The article then focuses on Uber’s “mini-airports, called vertiports (complete with fast battery charging),” that will be put on top of buildings “to minimize the noise.” And there is a discussion about gridlock. All of this while Uber is effectively out of the self-driving car market because of the California snafu discussed above, and that little matter of Google’s Waymo lawsuit against Uber for allegedly stealing its self-driving technology, which Wired suggests could “kill Uber’s future and send execs to prison.”

We will believe in Uber’s magical noise-free airplane taxis after Uber makes an actual profit.

Update: Noise aside, Popular Mechanics offers “6 Reasons Why Uber’s Flying Taxis Are a Mirage.”

 

Yeah, this will happen

I believe I can fly.   Photo credit: sv1ambo CC by 2.0

In “Uber’s Flying Car Chief On Noise Pollution And The Future Of Sky Taxis.,” Fast Company tells us that Uber has a shiny new thing to distract its billionaire investors from its extraordinary burn rate and man-child CEO.  What is this game changer?  FLYING CARS! No really, they are coming and Uber is on it. Fast Company’s Sean Captain writes that “Uber is taking the technology seriously and this week it takes another step forward with a summit meeting that lays out its vision.”  A vision that surely will make up for all of the bad press Uber has garnered in the last couple of months.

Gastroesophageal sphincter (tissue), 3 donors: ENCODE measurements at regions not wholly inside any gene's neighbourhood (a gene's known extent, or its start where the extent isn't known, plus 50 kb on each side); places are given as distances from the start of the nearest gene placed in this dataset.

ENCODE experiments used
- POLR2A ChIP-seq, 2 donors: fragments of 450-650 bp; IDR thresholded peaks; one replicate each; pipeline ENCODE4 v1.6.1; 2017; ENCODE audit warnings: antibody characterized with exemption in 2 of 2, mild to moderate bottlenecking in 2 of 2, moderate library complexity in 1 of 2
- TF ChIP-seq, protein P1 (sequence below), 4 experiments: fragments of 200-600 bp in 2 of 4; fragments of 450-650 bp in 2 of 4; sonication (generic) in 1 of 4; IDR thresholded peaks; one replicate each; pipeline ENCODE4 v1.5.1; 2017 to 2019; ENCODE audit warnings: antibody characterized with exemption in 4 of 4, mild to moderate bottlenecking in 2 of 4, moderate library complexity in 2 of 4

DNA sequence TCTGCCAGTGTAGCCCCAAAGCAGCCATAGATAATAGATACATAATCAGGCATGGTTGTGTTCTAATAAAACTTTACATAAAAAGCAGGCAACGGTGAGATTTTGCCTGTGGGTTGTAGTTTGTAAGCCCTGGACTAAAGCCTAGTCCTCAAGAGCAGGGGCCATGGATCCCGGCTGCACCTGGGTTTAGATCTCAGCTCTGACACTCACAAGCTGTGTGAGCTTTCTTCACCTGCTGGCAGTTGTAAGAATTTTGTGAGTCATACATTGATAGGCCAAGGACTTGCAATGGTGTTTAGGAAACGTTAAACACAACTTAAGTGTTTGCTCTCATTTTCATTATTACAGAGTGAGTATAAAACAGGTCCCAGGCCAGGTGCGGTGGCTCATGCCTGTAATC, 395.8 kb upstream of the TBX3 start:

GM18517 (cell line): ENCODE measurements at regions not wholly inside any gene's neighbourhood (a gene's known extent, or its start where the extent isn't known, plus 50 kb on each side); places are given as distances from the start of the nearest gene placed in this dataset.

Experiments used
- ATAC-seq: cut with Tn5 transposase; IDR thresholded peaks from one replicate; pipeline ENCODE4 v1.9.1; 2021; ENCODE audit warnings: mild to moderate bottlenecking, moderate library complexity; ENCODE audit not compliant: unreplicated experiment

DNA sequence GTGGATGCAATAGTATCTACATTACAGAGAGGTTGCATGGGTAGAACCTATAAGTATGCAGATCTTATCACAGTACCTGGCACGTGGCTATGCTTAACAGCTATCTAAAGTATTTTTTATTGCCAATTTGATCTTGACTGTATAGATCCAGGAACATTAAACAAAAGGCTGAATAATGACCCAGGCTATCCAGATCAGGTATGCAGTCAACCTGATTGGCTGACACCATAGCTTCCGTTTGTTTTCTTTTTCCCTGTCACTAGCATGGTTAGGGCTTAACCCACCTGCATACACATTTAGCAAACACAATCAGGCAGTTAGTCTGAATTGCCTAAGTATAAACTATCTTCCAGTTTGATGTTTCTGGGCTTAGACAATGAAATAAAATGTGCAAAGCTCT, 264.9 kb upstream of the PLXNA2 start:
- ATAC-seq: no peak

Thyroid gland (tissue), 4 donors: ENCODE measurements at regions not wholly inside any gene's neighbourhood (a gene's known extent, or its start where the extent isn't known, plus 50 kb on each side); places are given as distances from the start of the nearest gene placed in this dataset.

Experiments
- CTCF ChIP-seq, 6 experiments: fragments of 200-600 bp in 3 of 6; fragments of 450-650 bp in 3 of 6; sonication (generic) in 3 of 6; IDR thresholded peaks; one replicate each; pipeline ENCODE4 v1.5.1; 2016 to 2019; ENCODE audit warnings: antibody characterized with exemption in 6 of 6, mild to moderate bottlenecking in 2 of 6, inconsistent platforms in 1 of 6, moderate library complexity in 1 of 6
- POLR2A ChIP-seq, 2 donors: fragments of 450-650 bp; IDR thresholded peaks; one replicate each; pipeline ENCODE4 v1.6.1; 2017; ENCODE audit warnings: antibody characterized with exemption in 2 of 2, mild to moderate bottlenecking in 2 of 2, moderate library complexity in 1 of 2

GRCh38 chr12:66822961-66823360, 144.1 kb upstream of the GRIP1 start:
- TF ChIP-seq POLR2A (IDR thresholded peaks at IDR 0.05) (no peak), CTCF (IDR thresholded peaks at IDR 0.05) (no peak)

After rolling our eyes at the thought of “an urban flying taxi system” somehow maneuvering through Manhattan without killing anyone, we focused on the claim of Uber’s Flying Car Chief, Mark Moore, that “the slower-spinning electric motors will keep noise to a hum.” “What were (sic) looking at is, in the next several years, being able to bring experimental aircraft into and test them in the relevant environment of the city,” says Moore, who fails to mention that Uber had to stop its self-driving car program in California because they were operating their test vehicles without proper permits.

So back to noise. Captain tells us that “Uber plans to use electric VTOL planes that briefly tilt their wings and propellers up to take off vertically like drones, then tilt them forward to fly forward.” Uber is opting for planes because helicopters are too noisy. Moore assures us that Uber’s planes “will be higher-pitched..blending into the hum of car traffic in cities rather than rumbling on over a longer distance and rattling windows.” Then a discussion follows about the difference between helicopter blades and airplane blades, with Moore asserting that plane propellers are “as much as 32 times quieter.” “That’s where the magic happens,” says Moore.  Hey everyone, Uber’s flying care are going to be quiet because of magic!